Home » Free online construction carbon database rolled out to industry

Free online construction carbon database rolled out to industry

Published: 06/11/2023

  • 84% of launch webinar respondents said they don’t support the government’s recently changed net zero strategy
  • Only 27% said they always report on embodied carbon
  • 65% think whole-life carbon assessments should either already be mandatory, or become mandatory within a year

A free-to-access database for embodied carbon, the result of almost three years’ collaborative work, has been launched with a rallying cry for the industry to unite behind it. 

The first data repository of its kind, the Built Environment Carbon Database (BECD) is designed to help drive down carbon emissions by enabling users to both submit data to, and download data from it, to facilitate consistent carbon estimating and benchmarking. 

It has been funded and developed by BCIS (the Building Cost Information Service) in collaboration with a range of leading organisations and professional bodies from across the built environment. 

During a live launch webinar with an audience of almost 800 people, representing the breadth of the construction industry, attendees were polled on their perceptions of and current practices around carbon measurement and reporting. 

Encouragingly, 76% of 554 respondents said they, or their organisation, would not scale back their own approach to carbon reduction in light of the government’s recent change of net zero strategy, though 19% said they didn’t know if they would. Most attendees (84% of 528 who answered) said they did not support the government’s new strategy. 

Further, the majority of respondents said they thought whole-life carbon assessments should either already be mandatory for all UK construction projects (44%) or be made mandatory within 12 months (20%). 

The lack of decreed reporting in the industry is apparent in current practice, especially where there is inconsistency in methodology and varying levels of commitment to reducing emissions, from clients and investors, among other stakeholders. 

Out of 436 respondents for whom it was relevant to their role, only 27% said they always report on embodied carbon, while 42% said they occasionally do, if asked. One-quarter said they never do, but would like to.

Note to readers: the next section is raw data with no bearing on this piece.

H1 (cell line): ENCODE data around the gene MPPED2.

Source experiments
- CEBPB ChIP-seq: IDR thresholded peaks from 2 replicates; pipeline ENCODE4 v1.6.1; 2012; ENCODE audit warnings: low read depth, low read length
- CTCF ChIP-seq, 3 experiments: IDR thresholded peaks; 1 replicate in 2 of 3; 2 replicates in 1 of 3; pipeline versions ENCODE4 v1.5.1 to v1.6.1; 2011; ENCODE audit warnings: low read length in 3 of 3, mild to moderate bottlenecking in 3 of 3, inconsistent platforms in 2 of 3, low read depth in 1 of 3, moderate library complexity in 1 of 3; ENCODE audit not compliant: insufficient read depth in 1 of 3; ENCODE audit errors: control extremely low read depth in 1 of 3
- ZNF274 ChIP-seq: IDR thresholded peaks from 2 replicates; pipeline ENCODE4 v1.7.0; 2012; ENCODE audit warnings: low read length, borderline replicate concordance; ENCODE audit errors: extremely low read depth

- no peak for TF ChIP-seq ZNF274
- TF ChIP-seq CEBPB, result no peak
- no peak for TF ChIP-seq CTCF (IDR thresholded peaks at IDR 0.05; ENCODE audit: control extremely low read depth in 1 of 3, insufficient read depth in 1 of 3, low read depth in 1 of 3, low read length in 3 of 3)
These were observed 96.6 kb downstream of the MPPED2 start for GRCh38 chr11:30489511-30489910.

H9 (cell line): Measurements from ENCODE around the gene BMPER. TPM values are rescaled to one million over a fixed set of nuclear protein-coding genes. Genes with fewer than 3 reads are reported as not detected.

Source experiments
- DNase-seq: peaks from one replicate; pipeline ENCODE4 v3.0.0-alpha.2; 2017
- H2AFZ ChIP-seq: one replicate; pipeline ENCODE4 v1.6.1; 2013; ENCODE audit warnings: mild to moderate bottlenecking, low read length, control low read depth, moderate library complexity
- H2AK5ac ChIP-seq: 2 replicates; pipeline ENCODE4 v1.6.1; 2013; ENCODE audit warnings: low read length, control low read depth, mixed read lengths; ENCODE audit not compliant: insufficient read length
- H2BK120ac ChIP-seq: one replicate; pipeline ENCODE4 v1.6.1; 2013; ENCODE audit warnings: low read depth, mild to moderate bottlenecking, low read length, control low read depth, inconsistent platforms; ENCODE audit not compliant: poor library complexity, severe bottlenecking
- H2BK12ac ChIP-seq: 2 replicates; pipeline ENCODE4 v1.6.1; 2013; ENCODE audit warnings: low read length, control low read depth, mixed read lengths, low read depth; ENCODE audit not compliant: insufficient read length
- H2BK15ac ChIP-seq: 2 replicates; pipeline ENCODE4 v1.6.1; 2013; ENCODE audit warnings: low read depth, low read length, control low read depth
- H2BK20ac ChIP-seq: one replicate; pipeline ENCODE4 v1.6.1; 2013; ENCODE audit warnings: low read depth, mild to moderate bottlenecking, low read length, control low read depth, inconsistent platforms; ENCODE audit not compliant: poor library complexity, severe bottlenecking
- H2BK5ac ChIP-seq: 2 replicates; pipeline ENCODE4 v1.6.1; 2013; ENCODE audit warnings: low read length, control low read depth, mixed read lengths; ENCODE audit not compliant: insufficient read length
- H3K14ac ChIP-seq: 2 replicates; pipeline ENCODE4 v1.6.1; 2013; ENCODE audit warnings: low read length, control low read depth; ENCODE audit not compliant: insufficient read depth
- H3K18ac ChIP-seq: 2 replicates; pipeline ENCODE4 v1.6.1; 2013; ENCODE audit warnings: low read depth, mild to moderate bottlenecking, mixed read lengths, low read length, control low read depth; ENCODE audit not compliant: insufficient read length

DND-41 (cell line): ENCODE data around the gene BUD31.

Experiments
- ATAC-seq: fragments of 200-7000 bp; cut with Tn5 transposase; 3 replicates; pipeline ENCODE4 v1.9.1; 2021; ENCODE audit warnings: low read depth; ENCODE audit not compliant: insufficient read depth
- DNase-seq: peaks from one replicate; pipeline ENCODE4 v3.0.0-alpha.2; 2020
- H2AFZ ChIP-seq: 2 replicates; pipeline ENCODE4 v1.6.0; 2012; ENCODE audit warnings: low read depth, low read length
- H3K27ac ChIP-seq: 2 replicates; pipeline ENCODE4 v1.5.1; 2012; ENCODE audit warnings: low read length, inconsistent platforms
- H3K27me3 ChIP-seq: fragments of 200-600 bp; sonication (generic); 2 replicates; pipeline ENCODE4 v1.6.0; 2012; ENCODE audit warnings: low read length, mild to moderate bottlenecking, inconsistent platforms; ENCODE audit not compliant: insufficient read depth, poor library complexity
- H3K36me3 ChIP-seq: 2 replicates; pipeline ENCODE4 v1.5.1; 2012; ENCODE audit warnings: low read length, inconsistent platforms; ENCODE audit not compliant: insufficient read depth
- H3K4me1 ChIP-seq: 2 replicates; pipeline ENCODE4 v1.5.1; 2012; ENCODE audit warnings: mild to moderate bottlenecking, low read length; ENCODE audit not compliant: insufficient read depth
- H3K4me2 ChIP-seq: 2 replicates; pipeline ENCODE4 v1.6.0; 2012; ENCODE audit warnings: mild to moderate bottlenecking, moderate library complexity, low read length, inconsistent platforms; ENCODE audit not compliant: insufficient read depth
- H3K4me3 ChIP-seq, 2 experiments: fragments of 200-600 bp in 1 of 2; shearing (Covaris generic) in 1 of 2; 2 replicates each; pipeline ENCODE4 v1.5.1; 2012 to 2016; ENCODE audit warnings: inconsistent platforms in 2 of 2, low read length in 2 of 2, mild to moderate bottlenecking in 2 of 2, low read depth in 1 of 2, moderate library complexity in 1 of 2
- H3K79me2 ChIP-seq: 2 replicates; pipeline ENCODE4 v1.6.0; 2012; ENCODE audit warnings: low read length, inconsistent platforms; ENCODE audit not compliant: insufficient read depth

When asked if they felt adequately trained and supported to be able to calculate and report carbon emissions, 41% of 476 attendees said ‘somewhat, but could use some help’ and 30% said ‘yes, but I wish it was easier’. Only 16% said yes confidently, and 14% said ‘no, it’s all too confusing’. 

BCIS CEO James Fiske, who chairs the BECD steering group, described the need for the industry to take action as a ‘moral and ethical responsibility’. 

He said: ‘In the absence of the government taking a lead and mandating carbon assessments, it’s really up to us as an industry to drive this forward. About 40% of global greenhouse emissions come from the built environment and, if we don’t do anything about it, that’s predicted to double by 2050.  

‘We have to ensure that, regardless of what job we’re fulfilling in the industry, we all influence the reduction of carbon emissions in one way, shape or form. 

With many attendees reporting less than sufficient training and support, the question of having a skilled workforce able to carry out the work is crucial. So are the need for an agreed set of rules, provided by the recently updated RICS Professional Standard on Whole Life Carbon Assessment, and compliant software that can work alongside the BECD. 

Fiske said: ‘There are dozens and dozens of carbon calculators out there in the industry, all working in different ways, some including and excluding things that others aren’t. These are great to start making the right decisions, but they won’t get us all the way there. Some aren’t compliant with the RICS Standard, which makes it much more difficult to compare outputs and learn from each other. 

‘The BECD is step one. It’s an opportunity to make the industry consistent, but it’s use it or lose it. We desperately need to reduce emissions in the built environment and the BECD is our best chance at sharing our experiences for everyone’s benefit. I implore everyone to use it and not to let it become another footnote in the history of things we could have done to combat climate change, but let the opportunity pass us by.’ 

The BECD consists of two databases for carbon assessments, for Assets – at a building or project level – and Products, typically from EPDs (environmental product declarations). 

Projects can be added, with either full visibility to other users or anonymously, with different assessments covering the stages from design through to operation. The BECD is being launched with more than 34,000 data entries from EPDs, with users urged to add data from their own projects. 

Find out more at www.becd.co.uk 

As the BECD grows, BCIS is also launching a free Carbon Newsletter, which will keep subscribers informed about new developments and provide commentary on the latest carbon news in the built environment. 

Built Environment Carbon Database (BECD)

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